The hole in the floor, I like to joke, is a not-so-sneaky trap for the photographers creeping to get a close-up of the amazing peeling paint. I somehow escaped this snare, however, to warn the rest… perhaps you.
After climbing the elevator shaft to the illusive second level, a new pallet of colors were revealed.
The pockmarked concrete sign of Substation #2 over the control room that faces the highway.
After demolition in the mid 2000s, this interior door became exterior. I remember walking through the car shed as a teenager. It was a shortcut, if I didn’t get caught.
Sheet metal over the windows. A red boot sole in the tumbleweeds. Is it inside, or outside?
At the extreme eastern end of the plant is a bank of modern concrete silos. Kodak Portra 160/Mamiya 6.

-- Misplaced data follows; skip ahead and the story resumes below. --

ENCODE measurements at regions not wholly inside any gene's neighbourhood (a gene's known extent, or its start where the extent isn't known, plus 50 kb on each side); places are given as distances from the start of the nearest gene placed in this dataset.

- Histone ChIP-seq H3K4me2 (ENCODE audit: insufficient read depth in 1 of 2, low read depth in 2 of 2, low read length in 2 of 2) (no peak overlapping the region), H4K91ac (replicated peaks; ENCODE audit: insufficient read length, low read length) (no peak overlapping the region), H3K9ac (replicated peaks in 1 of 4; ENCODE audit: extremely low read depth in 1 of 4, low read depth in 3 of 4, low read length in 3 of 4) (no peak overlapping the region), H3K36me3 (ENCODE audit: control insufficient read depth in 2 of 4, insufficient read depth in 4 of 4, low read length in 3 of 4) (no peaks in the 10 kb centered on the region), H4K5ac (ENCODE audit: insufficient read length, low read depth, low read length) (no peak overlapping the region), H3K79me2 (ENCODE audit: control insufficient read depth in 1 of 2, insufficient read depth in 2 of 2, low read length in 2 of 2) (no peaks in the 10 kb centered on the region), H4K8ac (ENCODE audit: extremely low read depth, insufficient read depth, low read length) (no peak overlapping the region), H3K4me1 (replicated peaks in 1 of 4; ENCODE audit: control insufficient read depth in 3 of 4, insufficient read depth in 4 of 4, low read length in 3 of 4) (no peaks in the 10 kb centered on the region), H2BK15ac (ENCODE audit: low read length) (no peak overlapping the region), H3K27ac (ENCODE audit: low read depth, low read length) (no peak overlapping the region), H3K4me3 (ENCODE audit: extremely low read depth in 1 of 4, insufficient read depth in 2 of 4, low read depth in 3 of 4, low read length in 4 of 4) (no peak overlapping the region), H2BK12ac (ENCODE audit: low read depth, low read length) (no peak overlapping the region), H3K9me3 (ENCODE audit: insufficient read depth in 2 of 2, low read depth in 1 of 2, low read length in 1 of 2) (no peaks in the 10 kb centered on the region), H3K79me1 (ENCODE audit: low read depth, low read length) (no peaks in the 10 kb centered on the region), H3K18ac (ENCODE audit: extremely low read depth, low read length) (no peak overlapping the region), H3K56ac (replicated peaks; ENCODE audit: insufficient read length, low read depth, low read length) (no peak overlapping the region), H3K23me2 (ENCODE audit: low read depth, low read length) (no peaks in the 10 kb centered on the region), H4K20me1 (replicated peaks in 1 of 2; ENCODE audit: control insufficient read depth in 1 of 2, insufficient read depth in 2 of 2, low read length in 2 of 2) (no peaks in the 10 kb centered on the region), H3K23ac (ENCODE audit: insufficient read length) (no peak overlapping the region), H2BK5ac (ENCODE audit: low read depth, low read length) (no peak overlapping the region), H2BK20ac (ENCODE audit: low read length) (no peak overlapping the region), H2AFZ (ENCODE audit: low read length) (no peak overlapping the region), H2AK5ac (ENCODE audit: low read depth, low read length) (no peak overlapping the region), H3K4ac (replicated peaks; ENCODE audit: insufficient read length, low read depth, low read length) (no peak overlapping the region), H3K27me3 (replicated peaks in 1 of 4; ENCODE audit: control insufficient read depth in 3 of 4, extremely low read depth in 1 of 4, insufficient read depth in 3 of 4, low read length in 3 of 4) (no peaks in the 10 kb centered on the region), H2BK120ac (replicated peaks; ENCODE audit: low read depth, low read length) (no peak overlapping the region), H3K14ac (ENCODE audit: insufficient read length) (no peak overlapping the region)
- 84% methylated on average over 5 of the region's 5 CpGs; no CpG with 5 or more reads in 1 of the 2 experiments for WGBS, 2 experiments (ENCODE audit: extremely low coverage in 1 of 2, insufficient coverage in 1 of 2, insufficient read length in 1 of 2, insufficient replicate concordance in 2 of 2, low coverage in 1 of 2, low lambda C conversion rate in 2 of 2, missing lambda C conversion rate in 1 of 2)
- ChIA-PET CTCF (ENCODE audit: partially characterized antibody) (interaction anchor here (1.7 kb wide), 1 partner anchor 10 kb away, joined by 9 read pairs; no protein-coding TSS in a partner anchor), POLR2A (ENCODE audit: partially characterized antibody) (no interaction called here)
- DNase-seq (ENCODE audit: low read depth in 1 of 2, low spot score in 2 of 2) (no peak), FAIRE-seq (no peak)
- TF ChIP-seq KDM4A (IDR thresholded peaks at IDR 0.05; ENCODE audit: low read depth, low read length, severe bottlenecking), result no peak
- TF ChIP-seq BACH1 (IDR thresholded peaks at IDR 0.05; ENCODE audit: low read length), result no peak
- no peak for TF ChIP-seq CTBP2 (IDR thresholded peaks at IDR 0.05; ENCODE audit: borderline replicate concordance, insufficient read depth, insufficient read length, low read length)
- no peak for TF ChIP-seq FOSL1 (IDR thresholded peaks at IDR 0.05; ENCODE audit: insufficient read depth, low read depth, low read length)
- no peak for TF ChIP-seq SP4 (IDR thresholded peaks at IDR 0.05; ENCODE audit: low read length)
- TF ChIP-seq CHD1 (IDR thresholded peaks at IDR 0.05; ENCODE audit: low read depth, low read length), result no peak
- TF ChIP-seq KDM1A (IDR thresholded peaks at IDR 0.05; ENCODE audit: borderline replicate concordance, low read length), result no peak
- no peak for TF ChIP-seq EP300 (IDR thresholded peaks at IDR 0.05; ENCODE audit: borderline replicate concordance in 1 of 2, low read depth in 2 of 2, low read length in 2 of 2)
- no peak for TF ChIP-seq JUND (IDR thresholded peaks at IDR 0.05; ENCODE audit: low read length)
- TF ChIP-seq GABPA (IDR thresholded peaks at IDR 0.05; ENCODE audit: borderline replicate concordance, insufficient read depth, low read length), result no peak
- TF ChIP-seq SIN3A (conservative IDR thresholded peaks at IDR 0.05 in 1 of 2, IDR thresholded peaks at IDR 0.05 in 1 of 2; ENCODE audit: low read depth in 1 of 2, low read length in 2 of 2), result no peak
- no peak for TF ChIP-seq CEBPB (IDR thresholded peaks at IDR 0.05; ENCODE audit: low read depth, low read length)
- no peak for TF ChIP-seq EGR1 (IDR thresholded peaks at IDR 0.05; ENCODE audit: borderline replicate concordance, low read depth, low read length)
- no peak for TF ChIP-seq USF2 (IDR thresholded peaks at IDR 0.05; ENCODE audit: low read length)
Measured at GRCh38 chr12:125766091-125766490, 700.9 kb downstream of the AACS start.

Without their walls these Solvent Recovery Line buildings look like blast walls. Their concrete inner structures were part of the design so if there was an explosion inside it would ‘blow out’ with a puff instead of a bang. Now most of these are demolished or overgrown.
Looking from the powerhouse across to the old Electrical Assembly side of the plant that manufactured products like thermostats. Most of the complex is connected by skyway and tunnel systems.
The conveyorway between the on-site grain elevator and mill.